“A lot of citizens want Riley to be here because it does make a difference,” Birmingham said.

Slusser asked how past mayors managed finances.

Brandt responded that the budget has always been an issue since she has been covering city meetings and that past mayors have sometimes had to make tough decisions because there wasn’t enough money to do everything.

“I think it is easy to bash past mayors and aldermen, but they couldn’t fit everything into the budgets,” Brandt said. “There has always been a limited amount of money.”

Slusser asked if the city could investigate different grants.

“Most of the grants that we’ve been finding are matching grants, and the matches are pretty high,” Birmingham said.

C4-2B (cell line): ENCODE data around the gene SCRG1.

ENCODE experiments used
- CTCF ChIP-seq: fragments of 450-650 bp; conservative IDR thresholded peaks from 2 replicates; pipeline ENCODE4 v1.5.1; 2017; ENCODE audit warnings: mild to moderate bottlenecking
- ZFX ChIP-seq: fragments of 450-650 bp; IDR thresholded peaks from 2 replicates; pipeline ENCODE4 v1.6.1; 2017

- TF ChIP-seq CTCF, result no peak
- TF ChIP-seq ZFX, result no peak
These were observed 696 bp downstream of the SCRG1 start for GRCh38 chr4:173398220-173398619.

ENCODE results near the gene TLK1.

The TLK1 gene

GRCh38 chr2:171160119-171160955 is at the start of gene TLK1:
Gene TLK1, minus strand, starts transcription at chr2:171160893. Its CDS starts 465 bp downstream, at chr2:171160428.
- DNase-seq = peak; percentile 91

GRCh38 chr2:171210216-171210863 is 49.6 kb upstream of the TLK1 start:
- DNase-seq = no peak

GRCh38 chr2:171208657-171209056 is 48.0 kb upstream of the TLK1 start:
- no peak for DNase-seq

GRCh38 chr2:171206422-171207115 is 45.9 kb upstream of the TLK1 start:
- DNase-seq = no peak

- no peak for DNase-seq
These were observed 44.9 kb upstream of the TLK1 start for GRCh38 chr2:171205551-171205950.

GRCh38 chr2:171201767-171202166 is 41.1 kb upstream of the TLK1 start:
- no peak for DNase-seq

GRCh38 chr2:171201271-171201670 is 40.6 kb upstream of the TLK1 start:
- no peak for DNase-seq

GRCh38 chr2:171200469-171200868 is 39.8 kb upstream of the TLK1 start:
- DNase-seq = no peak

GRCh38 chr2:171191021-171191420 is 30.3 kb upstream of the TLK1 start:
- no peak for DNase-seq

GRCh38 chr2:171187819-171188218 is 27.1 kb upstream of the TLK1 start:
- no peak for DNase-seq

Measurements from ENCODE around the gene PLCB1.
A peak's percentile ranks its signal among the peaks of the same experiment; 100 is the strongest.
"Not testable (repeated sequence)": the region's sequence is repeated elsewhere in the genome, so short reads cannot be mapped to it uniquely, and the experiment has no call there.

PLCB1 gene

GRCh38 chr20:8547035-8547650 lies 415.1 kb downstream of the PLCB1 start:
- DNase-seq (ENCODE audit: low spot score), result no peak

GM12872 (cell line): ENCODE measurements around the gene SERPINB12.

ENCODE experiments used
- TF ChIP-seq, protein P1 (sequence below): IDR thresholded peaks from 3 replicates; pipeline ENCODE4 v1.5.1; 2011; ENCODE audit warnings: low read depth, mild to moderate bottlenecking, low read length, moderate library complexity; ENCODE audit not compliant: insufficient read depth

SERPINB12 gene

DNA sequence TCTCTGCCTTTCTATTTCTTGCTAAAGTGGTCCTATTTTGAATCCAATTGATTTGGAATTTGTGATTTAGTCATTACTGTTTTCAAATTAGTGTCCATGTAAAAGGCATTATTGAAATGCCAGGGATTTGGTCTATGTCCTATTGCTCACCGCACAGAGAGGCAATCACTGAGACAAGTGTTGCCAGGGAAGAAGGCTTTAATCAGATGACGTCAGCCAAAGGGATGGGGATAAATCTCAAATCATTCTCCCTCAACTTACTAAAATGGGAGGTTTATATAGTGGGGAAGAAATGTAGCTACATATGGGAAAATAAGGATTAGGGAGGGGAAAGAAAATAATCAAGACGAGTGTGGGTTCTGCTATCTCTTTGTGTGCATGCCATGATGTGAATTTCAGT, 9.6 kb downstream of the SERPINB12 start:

Slusser said that the city could annex additional property for extra money.

“Everyone is going to fight that,” said Alderman Cole Schaben.

Walter said that since the budget is a working document, aldermen could choose to maintain everything as is. If things needed to be adjusted as the fiscal year wore on or as emergencies arose, they could do so.

Garrett agreed, noting that eliminating the city treasurer position and cutting the city clerk’s hours did not make that big of a difference in the budget.

“Let’s ride with it,” Schaben said. “We can’t get rid of Riley. He has too big of an impact on our community. We’ve gained momentum with Meghan and Theresa. We can’t stop what we started. Let’s try to cut our spending and really look at what we are spending money on.”

The adopted budget will maintain all city employees at their current hours and pay rates. Walter based the budget on historical data for the city, along with the adjustments the city had to make to the budget last fiscal year.